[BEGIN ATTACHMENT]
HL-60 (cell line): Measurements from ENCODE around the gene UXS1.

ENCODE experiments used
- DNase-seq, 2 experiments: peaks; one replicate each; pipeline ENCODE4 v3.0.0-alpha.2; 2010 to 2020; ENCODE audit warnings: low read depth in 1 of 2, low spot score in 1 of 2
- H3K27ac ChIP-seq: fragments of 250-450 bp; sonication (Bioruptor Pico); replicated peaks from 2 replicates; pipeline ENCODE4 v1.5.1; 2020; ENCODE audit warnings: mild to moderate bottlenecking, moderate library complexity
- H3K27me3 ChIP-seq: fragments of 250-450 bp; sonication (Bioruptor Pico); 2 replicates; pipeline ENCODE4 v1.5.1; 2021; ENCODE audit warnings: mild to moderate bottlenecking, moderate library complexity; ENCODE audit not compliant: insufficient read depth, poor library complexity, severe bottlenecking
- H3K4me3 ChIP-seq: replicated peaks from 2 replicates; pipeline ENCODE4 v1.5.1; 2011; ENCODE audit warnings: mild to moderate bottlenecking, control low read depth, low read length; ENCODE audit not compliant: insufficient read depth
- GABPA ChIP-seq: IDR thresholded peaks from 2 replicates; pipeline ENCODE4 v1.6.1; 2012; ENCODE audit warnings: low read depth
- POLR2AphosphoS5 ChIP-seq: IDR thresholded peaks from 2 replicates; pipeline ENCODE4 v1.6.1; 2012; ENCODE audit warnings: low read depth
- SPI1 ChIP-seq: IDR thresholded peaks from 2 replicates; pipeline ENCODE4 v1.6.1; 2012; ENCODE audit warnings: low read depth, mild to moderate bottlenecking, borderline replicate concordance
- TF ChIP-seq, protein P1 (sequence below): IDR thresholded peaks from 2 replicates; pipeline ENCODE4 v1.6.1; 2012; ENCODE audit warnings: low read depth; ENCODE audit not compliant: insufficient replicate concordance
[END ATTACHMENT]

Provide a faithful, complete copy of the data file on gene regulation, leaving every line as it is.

HL-60 (cell line): Measurements from ENCODE around the gene UXS1.

ENCODE experiments used
- DNase-seq, 2 experiments: peaks; one replicate each; pipeline ENCODE4 v3.0.0-alpha.2; 2010 to 2020; ENCODE audit warnings: low read depth in 1 of 2, low spot score in 1 of 2
- H3K27ac ChIP-seq: fragments of 250-450 bp; sonication (Bioruptor Pico); replicated peaks from 2 replicates; pipeline ENCODE4 v1.5.1; 2020; ENCODE audit warnings: mild to moderate bottlenecking, moderate library complexity
- H3K27me3 ChIP-seq: fragments of 250-450 bp; sonication (Bioruptor Pico); 2 replicates; pipeline ENCODE4 v1.5.1; 2021; ENCODE audit warnings: mild to moderate bottlenecking, moderate library complexity; ENCODE audit not compliant: insufficient read depth, poor library complexity, severe bottlenecking
- H3K4me3 ChIP-seq: replicated peaks from 2 replicates; pipeline ENCODE4 v1.5.1; 2011; ENCODE audit warnings: mild to moderate bottlenecking, control low read depth, low read length; ENCODE audit not compliant: insufficient read depth
- GABPA ChIP-seq: IDR thresholded peaks from 2 replicates; pipeline ENCODE4 v1.6.1; 2012; ENCODE audit warnings: low read depth
- POLR2AphosphoS5 ChIP-seq: IDR thresholded peaks from 2 replicates; pipeline ENCODE4 v1.6.1; 2012; ENCODE audit warnings: low read depth
- SPI1 ChIP-seq: IDR thresholded peaks from 2 replicates; pipeline ENCODE4 v1.6.1; 2012; ENCODE audit warnings: low read depth, mild to moderate bottlenecking, borderline replicate concordance
- TF ChIP-seq, protein P1 (sequence below): IDR thresholded peaks from 2 replicates; pipeline ENCODE4 v1.6.1; 2012; ENCODE audit warnings: low read depth; ENCODE audit not compliant: insufficient replicate concordance